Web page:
An unexpected boost in milk prices last year ended abruptly in April, when milk
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An unexpected boost in milk prices last year ended abruptly in April, when milk checks to farmers dropped by a third. The unusual volatility occurs just as politicians in Augusta and Washington consider changes to the arcane system of pricing milk. Last year's surge was caused by a shortage of butterfat, needed for making ice cream. That shortage is being blamed on El Nino by many who say heavy rains ruined feed crops. Though the number of dairy farms in the U.S. and Maine has dwindled over the past century, the Virginia-based National Milk Producers Federation says milk production has increased and slowed in 1998 only because of weather-related problems. The Maine Milk Commission each month establishes a minimum price dairies must pay to farmers for their output. That price was $14.12 per hundredweight of Class 1 milk last July, and $20.58 by February. In May it had dropped to $14.86. The Northeast Dairy Compact provides a level of financial support for the region's farmers, but Congress is now debating whether to continue funding the compact. With special focus on Walter Whitcomb's Springvale Farm in Waldo, David Knight's Smiling Hill Farm in Westbrook, and how organic farming trends are influencing the milk market.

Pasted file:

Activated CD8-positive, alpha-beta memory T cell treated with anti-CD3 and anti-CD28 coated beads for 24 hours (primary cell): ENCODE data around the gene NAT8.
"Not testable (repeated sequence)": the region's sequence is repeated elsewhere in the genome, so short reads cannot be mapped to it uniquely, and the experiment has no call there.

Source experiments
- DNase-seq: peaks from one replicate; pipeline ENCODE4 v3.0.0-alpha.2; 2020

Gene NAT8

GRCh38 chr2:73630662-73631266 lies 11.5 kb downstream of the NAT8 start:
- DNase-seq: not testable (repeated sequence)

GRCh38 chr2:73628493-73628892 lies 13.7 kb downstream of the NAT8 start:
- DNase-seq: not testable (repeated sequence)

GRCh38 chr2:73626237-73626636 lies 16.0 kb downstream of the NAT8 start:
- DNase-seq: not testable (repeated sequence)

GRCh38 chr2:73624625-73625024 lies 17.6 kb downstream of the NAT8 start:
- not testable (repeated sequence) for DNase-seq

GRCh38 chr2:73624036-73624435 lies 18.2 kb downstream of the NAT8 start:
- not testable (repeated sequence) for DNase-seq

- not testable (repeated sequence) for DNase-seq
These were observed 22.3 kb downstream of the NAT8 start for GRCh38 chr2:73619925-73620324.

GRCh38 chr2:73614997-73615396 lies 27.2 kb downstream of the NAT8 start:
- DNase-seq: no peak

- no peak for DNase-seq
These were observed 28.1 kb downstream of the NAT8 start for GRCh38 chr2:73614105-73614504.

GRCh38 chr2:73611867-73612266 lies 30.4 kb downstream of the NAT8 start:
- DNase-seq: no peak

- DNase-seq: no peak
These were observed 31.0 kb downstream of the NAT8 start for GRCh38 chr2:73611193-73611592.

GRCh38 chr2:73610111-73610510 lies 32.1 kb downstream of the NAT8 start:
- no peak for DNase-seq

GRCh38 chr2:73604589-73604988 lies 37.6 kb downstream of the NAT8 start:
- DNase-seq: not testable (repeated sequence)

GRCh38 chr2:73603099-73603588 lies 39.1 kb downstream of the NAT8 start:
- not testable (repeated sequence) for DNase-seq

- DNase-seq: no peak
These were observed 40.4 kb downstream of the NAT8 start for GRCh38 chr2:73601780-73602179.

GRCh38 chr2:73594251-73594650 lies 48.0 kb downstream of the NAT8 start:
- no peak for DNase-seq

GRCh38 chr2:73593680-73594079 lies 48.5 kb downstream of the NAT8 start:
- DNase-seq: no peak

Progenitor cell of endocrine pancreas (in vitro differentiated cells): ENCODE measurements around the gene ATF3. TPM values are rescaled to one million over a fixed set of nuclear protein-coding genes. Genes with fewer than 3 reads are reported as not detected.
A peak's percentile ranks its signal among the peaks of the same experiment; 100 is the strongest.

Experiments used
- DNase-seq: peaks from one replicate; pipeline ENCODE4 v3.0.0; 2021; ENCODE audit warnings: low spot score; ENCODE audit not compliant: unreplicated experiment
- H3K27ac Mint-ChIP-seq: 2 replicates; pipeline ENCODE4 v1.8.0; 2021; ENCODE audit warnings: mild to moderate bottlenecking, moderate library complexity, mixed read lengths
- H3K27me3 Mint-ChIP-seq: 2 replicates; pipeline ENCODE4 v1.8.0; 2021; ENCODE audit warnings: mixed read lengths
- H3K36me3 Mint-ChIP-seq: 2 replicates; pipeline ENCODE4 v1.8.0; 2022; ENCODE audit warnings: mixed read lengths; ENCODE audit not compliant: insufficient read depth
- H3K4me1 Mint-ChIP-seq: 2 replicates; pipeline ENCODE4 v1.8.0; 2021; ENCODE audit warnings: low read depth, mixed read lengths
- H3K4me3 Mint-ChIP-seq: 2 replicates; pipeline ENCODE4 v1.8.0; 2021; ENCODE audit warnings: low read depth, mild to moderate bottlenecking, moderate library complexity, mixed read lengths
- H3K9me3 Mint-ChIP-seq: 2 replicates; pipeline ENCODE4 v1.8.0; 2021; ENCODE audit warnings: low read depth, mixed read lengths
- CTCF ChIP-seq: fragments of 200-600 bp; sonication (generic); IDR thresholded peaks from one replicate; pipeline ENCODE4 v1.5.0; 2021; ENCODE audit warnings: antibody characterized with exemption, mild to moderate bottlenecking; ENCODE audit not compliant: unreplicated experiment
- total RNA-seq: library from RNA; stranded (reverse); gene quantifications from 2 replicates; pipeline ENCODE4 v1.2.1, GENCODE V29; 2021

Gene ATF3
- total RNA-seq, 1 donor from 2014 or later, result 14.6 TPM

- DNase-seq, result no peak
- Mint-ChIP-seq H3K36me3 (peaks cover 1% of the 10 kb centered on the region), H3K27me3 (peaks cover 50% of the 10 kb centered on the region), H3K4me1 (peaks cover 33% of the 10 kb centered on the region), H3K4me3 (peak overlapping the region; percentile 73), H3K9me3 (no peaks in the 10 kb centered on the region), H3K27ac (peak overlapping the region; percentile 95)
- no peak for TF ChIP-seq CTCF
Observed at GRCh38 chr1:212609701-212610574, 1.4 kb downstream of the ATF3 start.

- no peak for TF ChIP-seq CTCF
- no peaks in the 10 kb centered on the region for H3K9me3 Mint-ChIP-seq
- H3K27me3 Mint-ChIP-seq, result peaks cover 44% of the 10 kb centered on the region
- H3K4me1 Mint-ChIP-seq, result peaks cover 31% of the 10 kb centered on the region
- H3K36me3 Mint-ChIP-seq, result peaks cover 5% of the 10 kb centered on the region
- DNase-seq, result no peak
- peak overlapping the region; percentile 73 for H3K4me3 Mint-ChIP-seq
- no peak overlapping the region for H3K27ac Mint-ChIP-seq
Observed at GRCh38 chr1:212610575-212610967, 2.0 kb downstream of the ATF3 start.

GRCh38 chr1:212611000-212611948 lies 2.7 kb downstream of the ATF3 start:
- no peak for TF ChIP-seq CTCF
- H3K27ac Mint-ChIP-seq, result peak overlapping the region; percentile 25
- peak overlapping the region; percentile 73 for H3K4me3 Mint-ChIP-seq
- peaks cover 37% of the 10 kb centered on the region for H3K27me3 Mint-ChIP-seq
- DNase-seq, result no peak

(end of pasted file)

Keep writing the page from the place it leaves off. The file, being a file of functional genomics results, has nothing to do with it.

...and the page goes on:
Davis, Jay, "An unexpected boost in milk prices last year ended abruptly in April, when milk" (1999). Maine News Index – Maine Times. 3530.